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Members of the Lamplighters Homemakers Club and the cathedral window quilt started by the late Mary Wilhelm.LIGHTING THE WAY TO A BETTER COMMUNITY: THE LAMPLIGHTERS HOMEMAKERS CLUB
In 1951 the “Elmhurst Better Homes” Homemakers Club saw the need for a club to meet in the evening to accommodate working women. Interested ladies from the Elmhurst and Sandpoint neighborhoods met on August 14, 1951 to make plans and to adopt the name “Lamplighters” and a new club was born. Currently Lamplighters has 17 members of all ages and meets on the third Tuesday of the month usually at a member’s home. Like all homemakers clubs it is sponsored by the Purdue University Extension Service.

Each month club members learn lessons on health, safety, nutrition, etc. presented at the Allen County Extension office. Those in attendance in turn share the information back at the monthly club meetings. The members participate in community service projects including sewing lap quilts, blankets and teddy bears for distribution at area nursing homes, hospice, the Mustard Seed Furniture Bank and Riley’s Children’s Hospital. The Lamplighters enjoy tours and social activities such as the summer picnic and a Christmas night out.

It isn’t surprising considering their love of sewing and quilting that the Lamplighters decide to tour Born Again Quilts restoration studio and quilt gallery.

The members are treated to quilts in progress of restoration, each with its unique challenges. One the dog chewed not only a slice off a border but left a gaping ‘through in through” hole in the middle. Another quilt is badly in need of new batting since it had only been tied and the batting has shifted and balled up after numerous washings.

“It was interesting to learn how much time and effort it takes to restore a quilt. I was amazed quilts that were in rags could actually be fixed.” said long time member Helen Muntzinger. “It’s amazing Lois has the patience to undo and renew these old treasures. Finding vintage or reproduction fabrics to blend in with the original quilt sounds like a fun thing to do,” remarked VP Connie Coe. “I never thought of using my sweeper drapery attachment to clean dust from quilts,” Barbara Herring commented.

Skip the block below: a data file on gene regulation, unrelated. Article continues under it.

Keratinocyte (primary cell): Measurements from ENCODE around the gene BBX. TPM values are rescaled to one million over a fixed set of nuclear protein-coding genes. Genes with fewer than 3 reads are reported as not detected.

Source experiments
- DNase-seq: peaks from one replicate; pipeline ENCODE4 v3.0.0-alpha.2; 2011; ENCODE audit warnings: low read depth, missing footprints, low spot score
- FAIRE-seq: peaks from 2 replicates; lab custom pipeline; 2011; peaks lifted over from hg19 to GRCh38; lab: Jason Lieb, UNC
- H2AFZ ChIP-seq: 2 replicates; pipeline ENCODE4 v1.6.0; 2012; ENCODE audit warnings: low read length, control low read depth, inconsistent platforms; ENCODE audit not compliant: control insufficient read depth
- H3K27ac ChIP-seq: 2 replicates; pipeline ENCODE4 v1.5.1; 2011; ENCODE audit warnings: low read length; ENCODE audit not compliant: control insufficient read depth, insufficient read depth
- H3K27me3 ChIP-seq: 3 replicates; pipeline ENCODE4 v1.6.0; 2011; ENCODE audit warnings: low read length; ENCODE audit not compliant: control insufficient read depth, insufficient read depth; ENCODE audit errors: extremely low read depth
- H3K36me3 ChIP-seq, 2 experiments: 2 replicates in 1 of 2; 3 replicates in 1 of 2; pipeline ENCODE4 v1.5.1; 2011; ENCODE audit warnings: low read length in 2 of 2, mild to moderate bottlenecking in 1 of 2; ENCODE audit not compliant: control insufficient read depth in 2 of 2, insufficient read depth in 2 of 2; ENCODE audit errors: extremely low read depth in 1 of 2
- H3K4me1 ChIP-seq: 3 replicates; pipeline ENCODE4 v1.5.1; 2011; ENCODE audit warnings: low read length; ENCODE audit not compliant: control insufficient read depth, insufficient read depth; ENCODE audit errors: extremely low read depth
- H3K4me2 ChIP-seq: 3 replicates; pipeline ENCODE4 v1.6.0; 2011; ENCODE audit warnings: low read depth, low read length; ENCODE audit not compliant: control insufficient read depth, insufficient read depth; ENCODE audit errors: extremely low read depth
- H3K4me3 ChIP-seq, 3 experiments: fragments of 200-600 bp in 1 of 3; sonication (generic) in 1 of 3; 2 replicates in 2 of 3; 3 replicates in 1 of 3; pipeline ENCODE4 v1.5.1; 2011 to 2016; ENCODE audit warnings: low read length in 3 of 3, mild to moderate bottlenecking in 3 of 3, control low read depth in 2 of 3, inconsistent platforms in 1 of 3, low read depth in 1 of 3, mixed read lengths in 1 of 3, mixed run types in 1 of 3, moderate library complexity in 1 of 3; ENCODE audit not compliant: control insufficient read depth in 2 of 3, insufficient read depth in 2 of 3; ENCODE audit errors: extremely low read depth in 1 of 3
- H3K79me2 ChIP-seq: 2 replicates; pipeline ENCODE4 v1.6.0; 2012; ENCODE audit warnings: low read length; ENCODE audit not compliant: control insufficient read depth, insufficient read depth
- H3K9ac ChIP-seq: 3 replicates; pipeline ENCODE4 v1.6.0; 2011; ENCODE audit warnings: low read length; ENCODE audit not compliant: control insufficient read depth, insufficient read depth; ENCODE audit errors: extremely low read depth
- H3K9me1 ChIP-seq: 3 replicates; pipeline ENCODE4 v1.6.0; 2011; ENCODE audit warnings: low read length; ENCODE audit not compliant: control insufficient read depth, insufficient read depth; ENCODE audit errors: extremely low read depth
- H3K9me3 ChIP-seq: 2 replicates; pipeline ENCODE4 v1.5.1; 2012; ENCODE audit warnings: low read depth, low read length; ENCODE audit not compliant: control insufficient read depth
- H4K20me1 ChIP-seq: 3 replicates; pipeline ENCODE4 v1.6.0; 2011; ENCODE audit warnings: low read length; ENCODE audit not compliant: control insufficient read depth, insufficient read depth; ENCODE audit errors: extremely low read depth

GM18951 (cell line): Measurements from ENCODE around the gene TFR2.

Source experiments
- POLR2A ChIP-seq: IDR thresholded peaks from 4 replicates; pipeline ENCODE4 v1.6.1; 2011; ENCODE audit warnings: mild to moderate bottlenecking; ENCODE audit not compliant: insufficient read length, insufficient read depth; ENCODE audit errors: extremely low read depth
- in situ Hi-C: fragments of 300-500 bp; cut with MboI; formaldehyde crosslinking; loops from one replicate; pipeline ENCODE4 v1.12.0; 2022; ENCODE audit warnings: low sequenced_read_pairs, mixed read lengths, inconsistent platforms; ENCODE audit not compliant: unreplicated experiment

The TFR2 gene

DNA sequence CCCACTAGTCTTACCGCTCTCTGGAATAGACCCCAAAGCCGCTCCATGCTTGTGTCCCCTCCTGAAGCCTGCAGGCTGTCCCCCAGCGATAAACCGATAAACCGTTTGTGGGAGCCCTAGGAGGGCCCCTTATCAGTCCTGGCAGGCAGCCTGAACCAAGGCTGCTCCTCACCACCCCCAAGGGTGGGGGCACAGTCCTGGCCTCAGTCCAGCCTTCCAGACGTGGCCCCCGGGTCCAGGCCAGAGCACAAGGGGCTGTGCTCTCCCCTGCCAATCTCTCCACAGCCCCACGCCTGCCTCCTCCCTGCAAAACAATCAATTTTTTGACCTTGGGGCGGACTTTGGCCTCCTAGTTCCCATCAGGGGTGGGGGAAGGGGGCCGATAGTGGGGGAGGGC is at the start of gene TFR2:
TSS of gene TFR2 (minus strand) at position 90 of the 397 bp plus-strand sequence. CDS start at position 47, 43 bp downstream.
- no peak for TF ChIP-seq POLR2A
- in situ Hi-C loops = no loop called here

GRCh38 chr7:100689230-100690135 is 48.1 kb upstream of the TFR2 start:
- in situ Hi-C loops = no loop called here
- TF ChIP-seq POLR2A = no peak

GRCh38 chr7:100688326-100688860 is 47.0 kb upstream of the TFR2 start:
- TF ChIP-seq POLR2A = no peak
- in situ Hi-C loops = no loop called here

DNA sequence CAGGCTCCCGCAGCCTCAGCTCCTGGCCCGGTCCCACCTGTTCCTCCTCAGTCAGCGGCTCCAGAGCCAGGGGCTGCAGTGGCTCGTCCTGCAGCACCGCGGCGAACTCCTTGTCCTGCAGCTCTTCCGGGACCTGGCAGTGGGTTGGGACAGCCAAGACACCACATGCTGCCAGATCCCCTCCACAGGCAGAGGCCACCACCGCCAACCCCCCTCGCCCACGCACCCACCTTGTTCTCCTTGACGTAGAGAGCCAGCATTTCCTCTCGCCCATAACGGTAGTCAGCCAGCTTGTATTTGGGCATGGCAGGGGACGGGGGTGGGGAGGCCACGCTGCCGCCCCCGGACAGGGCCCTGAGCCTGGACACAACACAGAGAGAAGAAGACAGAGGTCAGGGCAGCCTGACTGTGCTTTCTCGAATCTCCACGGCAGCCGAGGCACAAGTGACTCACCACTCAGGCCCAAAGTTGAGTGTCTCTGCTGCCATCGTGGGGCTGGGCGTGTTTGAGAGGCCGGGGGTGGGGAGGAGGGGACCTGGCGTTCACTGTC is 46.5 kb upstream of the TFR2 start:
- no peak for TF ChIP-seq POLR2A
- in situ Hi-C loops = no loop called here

Club President Diane Beaman shares an unfinished cathedral window quilt member Mary Wilhelm started years ago to receive pointers on how to finish it. A former Waynedale Elementary teacher and the club’s historian Mary lost her eyesight to macular degeneration preventing her from completing it. Before she died at 92 Diane purchased the unfinished quilt. She and her mother Anita Clark plan to finish it in Mary’s memory.

Like yo-yo quilts, the cathedral window is not made in the traditional two fabrics with a batting layer method. It is made by taking fabric folding it and using a scrap fabric to create the “window”. It is not only a great way to use up fabric scraps, it is also a quilt-as-you-go project. Depending on how large you make the “windows” it can be used to make doll quilts, placemats, and other small projects.

Anyone interested in joining the club can contact Vickie Hadley at 481-6826 for more information. The Allen County Extension Homemakers will celebrate their 100th anniversary in 2016. The Lamplighters plan to be a part of the celebration as they keep lighting the way to empowering and enriching families.

Lois Eubank is the owner of Born Again Quilts 4005 South Wayne Ave. She can be reached at bornagainquilts@frontier.com or 515-9446.


Lois Levihn

She is the author of the "Around the Frame" quilting column. She is a graduate of Wayne HS. Quilts have always been important to her, she loves the stories surrounding them, the techniques used in making them, & restoring them. > Read Full Biography > More Articles Written By This Writer